Family & EducationGreen Space & The River

The Barrens wows on every page

By Tim Rumsey, MD
The Barrens, “a novel of love and death in the Canadian arctic” is the writing debut of father–daughter, co-authors Kurt and Elle Johnson. And what a debut.
The Twin Cities’ first-time novelists are experienced canoe trippers. And daughter, Elle, survived a harrowing adventure that anchors the book. A 450-mile, 30-day trip down the remote Tundra and Barrens land of the Thelon River in Canada’s Arctic Circle. Kurt did the writing. Elle gave insight and guidance based on her own adventuring and real-life experiences coming of age as a lesbian woman.
The Barrens is equal parts beauty, poignancy, and danger. The writing is at once powerful, intimate, and efficient. The story sails along like a canoe in white water rapids. The chapters are short. Some are only two or three pages long.
The book’s trip is taken by two Brown University women, Holly and Lee, who are exploring the wilds and exploring their own budding relationship.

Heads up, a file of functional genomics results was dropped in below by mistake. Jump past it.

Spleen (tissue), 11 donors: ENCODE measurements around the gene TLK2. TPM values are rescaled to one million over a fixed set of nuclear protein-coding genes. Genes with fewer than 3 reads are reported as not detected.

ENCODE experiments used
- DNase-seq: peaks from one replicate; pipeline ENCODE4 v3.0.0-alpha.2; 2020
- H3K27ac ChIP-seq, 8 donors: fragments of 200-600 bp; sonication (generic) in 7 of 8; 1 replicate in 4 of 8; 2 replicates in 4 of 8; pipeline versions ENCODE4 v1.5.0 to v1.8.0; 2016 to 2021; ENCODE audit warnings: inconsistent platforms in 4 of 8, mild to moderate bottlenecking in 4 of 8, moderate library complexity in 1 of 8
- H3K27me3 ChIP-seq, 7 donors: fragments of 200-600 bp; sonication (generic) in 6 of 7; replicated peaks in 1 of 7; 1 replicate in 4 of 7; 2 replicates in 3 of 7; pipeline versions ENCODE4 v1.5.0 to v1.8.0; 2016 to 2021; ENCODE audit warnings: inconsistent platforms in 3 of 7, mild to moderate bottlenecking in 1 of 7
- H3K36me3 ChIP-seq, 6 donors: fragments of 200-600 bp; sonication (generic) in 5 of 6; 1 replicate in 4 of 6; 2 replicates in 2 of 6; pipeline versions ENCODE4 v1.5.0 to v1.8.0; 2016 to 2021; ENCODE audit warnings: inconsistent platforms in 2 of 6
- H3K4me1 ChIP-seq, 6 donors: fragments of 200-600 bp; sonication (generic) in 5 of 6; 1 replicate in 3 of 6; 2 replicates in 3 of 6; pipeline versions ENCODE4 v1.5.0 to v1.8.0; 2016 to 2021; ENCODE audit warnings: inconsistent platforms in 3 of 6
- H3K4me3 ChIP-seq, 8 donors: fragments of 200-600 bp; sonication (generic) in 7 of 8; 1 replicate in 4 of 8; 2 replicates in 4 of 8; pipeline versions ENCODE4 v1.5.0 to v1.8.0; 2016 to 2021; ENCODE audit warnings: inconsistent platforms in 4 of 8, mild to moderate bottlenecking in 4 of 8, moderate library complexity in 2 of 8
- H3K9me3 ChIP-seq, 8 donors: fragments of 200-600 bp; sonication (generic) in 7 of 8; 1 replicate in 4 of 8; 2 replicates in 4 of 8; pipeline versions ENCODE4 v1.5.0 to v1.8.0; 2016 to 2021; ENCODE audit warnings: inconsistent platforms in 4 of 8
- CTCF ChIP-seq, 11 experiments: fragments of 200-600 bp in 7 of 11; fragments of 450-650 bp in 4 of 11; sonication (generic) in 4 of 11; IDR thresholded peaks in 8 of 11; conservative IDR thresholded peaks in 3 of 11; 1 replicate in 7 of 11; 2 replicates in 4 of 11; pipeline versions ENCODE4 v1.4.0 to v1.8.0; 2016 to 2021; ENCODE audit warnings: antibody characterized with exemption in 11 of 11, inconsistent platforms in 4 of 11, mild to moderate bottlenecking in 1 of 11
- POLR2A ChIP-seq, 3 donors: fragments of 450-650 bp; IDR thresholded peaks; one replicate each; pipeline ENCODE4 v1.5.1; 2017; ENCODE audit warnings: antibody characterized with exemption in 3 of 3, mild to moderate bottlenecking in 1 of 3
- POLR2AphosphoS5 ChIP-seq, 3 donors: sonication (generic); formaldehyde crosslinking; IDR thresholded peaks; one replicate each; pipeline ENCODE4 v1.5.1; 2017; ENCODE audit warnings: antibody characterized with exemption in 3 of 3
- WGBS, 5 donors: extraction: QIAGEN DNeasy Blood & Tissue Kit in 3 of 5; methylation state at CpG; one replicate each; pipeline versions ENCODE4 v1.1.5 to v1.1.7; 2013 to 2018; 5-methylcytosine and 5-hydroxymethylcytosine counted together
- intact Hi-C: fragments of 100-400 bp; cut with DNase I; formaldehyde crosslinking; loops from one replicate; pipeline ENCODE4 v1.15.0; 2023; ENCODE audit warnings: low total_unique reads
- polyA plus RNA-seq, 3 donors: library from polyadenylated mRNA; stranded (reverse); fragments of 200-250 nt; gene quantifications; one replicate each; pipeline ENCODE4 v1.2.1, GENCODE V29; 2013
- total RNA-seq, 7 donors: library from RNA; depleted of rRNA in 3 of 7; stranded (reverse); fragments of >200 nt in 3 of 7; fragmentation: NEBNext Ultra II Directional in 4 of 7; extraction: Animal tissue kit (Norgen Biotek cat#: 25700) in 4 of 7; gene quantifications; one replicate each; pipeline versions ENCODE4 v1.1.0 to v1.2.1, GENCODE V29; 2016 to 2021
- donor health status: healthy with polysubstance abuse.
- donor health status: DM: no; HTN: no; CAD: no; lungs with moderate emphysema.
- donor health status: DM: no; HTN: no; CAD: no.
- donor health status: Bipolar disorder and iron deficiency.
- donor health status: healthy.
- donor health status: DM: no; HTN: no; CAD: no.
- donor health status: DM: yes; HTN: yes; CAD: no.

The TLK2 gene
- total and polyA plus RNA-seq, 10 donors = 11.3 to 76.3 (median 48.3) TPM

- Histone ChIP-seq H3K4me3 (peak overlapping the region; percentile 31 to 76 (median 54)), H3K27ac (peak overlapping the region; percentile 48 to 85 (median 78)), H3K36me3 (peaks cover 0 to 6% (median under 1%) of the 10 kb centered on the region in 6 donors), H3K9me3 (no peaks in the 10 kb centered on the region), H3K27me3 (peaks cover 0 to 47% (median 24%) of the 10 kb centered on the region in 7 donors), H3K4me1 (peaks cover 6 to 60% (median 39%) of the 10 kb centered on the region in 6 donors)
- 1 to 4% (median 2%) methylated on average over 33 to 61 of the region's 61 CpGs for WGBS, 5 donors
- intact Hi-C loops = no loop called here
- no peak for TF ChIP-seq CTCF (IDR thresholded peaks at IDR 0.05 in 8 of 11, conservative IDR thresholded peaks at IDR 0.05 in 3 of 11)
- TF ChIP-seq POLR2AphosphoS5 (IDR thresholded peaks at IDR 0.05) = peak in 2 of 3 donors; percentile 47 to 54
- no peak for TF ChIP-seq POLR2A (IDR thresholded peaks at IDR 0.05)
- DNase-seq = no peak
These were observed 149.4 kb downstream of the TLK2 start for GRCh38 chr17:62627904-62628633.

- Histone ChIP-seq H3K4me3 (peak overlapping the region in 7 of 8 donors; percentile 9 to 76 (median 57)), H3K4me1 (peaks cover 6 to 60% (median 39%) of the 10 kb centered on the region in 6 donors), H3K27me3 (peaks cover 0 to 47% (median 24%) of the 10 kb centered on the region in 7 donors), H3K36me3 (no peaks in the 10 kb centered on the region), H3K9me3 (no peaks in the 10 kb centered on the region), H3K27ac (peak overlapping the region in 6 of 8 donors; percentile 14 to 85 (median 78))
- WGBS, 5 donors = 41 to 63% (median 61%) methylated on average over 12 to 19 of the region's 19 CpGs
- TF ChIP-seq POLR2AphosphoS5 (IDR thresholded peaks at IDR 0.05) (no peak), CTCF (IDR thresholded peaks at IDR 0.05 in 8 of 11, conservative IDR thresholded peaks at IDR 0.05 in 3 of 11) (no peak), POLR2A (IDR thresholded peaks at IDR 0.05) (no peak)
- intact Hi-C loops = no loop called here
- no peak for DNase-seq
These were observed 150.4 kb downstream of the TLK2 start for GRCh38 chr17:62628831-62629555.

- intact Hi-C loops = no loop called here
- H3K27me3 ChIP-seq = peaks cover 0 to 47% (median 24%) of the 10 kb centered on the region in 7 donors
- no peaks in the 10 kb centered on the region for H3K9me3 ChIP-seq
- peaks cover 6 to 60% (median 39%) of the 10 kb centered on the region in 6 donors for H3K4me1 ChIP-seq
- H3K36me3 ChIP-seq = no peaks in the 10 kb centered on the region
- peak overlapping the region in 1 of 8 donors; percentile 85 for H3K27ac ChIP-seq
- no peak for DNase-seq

They are different people but drawn to each other. Lee describes herself in high school as “almost popular.” I was the girl who sold weed. She adds that “I was more comfortable with chickens and goats than people.”
Holly was more of a girly girl, but yet the more experienced camper-voyager.  Upper class, but never showed it to Lee’s rough and tumble. 
The Barrens were home to long ago native Inuits. Caribou, musk oxen, white wolves, and grizzly bears were still close at hand. Lee saw “a herd of Caribou, maybe 50 or more, grazing in a meadow of shrubs and lichens.”  She kept “unscented” and saw a majestic antlered male and just-born calves with their mothers, one of whom sniffed Holly’s down jacket as they passed by. 
The storytelling is clever and welcoming. Complex lives are both woven and unpeeled–Lee and her “eco-terrorist” dad, Jack, Holly, and her parents. And of course, Holly and Lee.

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